As for the “louder the better” concerning music, it seems that there is scarcely a wisp of true reverence, adoration and worship remaining that honors God and allows for the precious presence and move of the Holy Spirit. The competitive spirit that overshadows and corrupts simplicity, sincerity, and wholehearted praise may claim to be “anointed” but the truth is, it’s annoying, agitating and, in most cases, just plain awful. As in all things, we need to discern what spirit is behind not only the words we hear, but the music we hear as well. Jesus taught, “But the hour cometh, and now is, when the true worshippers shall worship the Father in spirit and in truth: for the Father seeketh such to worship him. God is a Spirit: and they that worship him must worship him in spirit and in truth” John 4:23, 24.
Finally, we come to the “feel good” part. We all know of mega churches that offer a continual diet of sugar-coated cliches, New Age delusional fantasies, lofty humanistic platitudes, and positive half-truths from watered-down “bibles.” People look forward to their weekly “feel-good fix” and in some cases, they’re even willing to pay an entrance fee to have their itching ears tickled by flattery, half-truths and outright lies. 2 Timothy 6:5 warns, “Perverse disputings of men of corrupt minds, and destitute of the truth, supposing that gain is godliness: from such withdraw thyself.” As Christians, instead of looking forward to having our egos stroked, we must “Study to shew thyself approved unto God, a workman that needeth not to be ashamed, rightly dividing the word of truth.”
Now that another New Year looms in front of us, what are we looking forward to? Perhaps it is world peace, which would be wonderful, but let us not forget that until Jesus sets up His visible kingdom on this earth, and rules and reigns from Jerusalem, the world is still subject to the “god of this world.” (2 Corinthians 4: 3, 4.) Even though it appears as if God has raised up certain righteous men and empowered them to destroy and expose the hidden things of darkness, there can be no lasting peace until the Prince of Peace appears. “For when they shall say, Peace and safety; then sudden destruction cometh upon them, as travail upon a woman with child; and they shall not escape” 1 Thessalonians 5:3.
We are living in times that try men’s souls, a time of great aguish and sorrow. Fear and insanity abound, yet in the midst of it all, many are still looking forward to a “return to normal” and whatever that personally means to them. The problem is, we cannot move forward by looking backward. We cannot control, change, or escape reality, and if we somehow could, would our “normal” put God first, or would our particular choice of a lifestyle be first? That is the question to honestly ask ourselves.
When things are going our way, we can list a lot of things we look forward to, but how many of us are truly looking forward to heaven? After all, the Bible talks a lot more about hell than it does heaven, but what is written about it is like precious, glittering gems that we need to stop, “pick up,”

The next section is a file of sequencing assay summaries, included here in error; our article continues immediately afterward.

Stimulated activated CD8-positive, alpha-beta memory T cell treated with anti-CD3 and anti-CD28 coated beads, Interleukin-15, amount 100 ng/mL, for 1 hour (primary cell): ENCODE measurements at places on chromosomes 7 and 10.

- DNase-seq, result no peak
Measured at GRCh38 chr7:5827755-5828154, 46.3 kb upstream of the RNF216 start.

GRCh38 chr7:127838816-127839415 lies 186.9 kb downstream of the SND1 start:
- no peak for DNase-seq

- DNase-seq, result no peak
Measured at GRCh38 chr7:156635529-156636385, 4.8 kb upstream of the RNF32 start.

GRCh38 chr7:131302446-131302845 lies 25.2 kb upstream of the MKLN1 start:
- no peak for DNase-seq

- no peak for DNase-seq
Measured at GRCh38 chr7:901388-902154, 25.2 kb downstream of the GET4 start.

and carefully examine. Such gems are easily overlooked, however, when our thoughts, emotions, worldly entanglements, responsibilities, relationships, possessions, problems and challenges occupy most of our time. If you ask people about heaven, they will agree that they want to go there, but not yet.
Many years ago, I asked a close friend if she hoped Jesus came soon. Her answer shocked me. She said, “No! I want to see my grandchildren grow up.” I was stunned into silence. Jesus did say in Matthew 10:37 “He that loveth father or mother more than me is not worthy of me: and he that loveth son or daughter more than me is not worthy of me.” People’s ideas of heaven are equally shocking sometimes. Reading comments on Line and in emails, there are those who plan to “party, party, party” in heaven, but my Bible says, “Envyings, murders, drunkenness, revellings, and such like: of the which I tell you before, as I have also told you in time past, that they which do such things shall not inherit the kingdom of God” Galatians 5:21. Others put more emphasis on seeing, and being with, their departed loved ones than they do on Jesus, and many seem to believe heaven will be an eternal continuance of their earthly life without sin, death, Satan, and so forth, while some have a vague notion that we become “angels,” but Jesus said, “For in the resurrection they neither marry, nor are given in marriage, but are as the angels of God in heaven.” Matthew 22:30.
From my experiences with Christians through the years, I’m of the opinion that far too many of them, though decent and well-meaning, have become so overly caught up with, and influenced by, the world that the idea of being “as an angel of God” for all eternity holds no real joy or anticipation for them. After all, considering what we know about angels from the Bible, they don’t seem to have much, and fun is something all earthlings look forward to. On top of that, there is no romance, marriage or family units in heaven either, and aren’t those things at the top of the list of “what it’s all about”? (And, yes, I do believe we will see our saved loved ones in heaven, but they should not be, and won’t be, the “main attraction.”) So, what about those mansions Jesus mentioned in John 14:2, proclaiming, “In my Father’s house are many mansions: if it were not so, I would have told you. I go to prepare a place for you”? Surely, in heaven we all get to live like the rich folks do on earth as a grand reward for saying the “sinner’s prayer,” right?